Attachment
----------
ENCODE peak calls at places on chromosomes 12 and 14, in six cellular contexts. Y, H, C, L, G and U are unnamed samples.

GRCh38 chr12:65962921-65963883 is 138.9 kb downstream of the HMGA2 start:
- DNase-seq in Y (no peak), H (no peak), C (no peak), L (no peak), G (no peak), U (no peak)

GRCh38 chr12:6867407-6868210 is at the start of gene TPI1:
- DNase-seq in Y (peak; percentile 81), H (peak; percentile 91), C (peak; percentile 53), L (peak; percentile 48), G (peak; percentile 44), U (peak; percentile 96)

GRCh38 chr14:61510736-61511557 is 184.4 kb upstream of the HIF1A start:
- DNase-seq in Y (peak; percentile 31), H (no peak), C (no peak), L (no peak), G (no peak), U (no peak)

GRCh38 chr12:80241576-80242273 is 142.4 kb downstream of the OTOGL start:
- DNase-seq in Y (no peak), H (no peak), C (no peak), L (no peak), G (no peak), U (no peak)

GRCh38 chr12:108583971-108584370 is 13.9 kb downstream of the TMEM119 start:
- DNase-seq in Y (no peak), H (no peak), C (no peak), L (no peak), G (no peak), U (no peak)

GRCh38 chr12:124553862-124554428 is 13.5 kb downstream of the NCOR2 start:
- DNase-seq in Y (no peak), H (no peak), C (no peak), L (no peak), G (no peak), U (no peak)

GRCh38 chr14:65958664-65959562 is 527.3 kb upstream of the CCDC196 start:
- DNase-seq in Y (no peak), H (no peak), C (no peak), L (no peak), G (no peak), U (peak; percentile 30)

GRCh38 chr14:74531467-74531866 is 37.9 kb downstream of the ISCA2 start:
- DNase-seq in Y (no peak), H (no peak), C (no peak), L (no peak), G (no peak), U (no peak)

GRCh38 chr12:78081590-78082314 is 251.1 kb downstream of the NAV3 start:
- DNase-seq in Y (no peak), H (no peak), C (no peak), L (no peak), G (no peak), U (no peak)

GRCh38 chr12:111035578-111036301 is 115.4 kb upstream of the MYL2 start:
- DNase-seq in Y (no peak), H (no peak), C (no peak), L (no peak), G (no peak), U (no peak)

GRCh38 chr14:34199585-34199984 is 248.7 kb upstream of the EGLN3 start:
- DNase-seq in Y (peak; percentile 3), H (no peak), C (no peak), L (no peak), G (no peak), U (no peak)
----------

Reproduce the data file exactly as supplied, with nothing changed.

ENCODE peak calls at places on chromosomes 12 and 14, in six cellular contexts. Y, H, C, L, G and U are unnamed samples.

GRCh38 chr12:65962921-65963883 is 138.9 kb downstream of the HMGA2 start:
- DNase-seq in Y (no peak), H (no peak), C (no peak), L (no peak), G (no peak), U (no peak)

GRCh38 chr12:6867407-6868210 is at the start of gene TPI1:
- DNase-seq in Y (peak; percentile 81), H (peak; percentile 91), C (peak; percentile 53), L (peak; percentile 48), G (peak; percentile 44), U (peak; percentile 96)

GRCh38 chr14:61510736-61511557 is 184.4 kb upstream of the HIF1A start:
- DNase-seq in Y (peak; percentile 31), H (no peak), C (no peak), L (no peak), G (no peak), U (no peak)

GRCh38 chr12:80241576-80242273 is 142.4 kb downstream of the OTOGL start:
- DNase-seq in Y (no peak), H (no peak), C (no peak), L (no peak), G (no peak), U (no peak)

GRCh38 chr12:108583971-108584370 is 13.9 kb downstream of the TMEM119 start:
- DNase-seq in Y (no peak), H (no peak), C (no peak), L (no peak), G (no peak), U (no peak)

GRCh38 chr12:124553862-124554428 is 13.5 kb downstream of the NCOR2 start:
- DNase-seq in Y (no peak), H (no peak), C (no peak), L (no peak), G (no peak), U (no peak)

GRCh38 chr14:65958664-65959562 is 527.3 kb upstream of the CCDC196 start:
- DNase-seq in Y (no peak), H (no peak), C (no peak), L (no peak), G (no peak), U (peak; percentile 30)

GRCh38 chr14:74531467-74531866 is 37.9 kb downstream of the ISCA2 start:
- DNase-seq in Y (no peak), H (no peak), C (no peak), L (no peak), G (no peak), U (no peak)

GRCh38 chr12:78081590-78082314 is 251.1 kb downstream of the NAV3 start:
- DNase-seq in Y (no peak), H (no peak), C (no peak), L (no peak), G (no peak), U (no peak)

GRCh38 chr12:111035578-111036301 is 115.4 kb upstream of the MYL2 start:
- DNase-seq in Y (no peak), H (no peak), C (no peak), L (no peak), G (no peak), U (no peak)

GRCh38 chr14:34199585-34199984 is 248.7 kb upstream of the EGLN3 start:
- DNase-seq in Y (peak; percentile 3), H (no peak), C (no peak), L (no peak), G (no peak), U (no peak)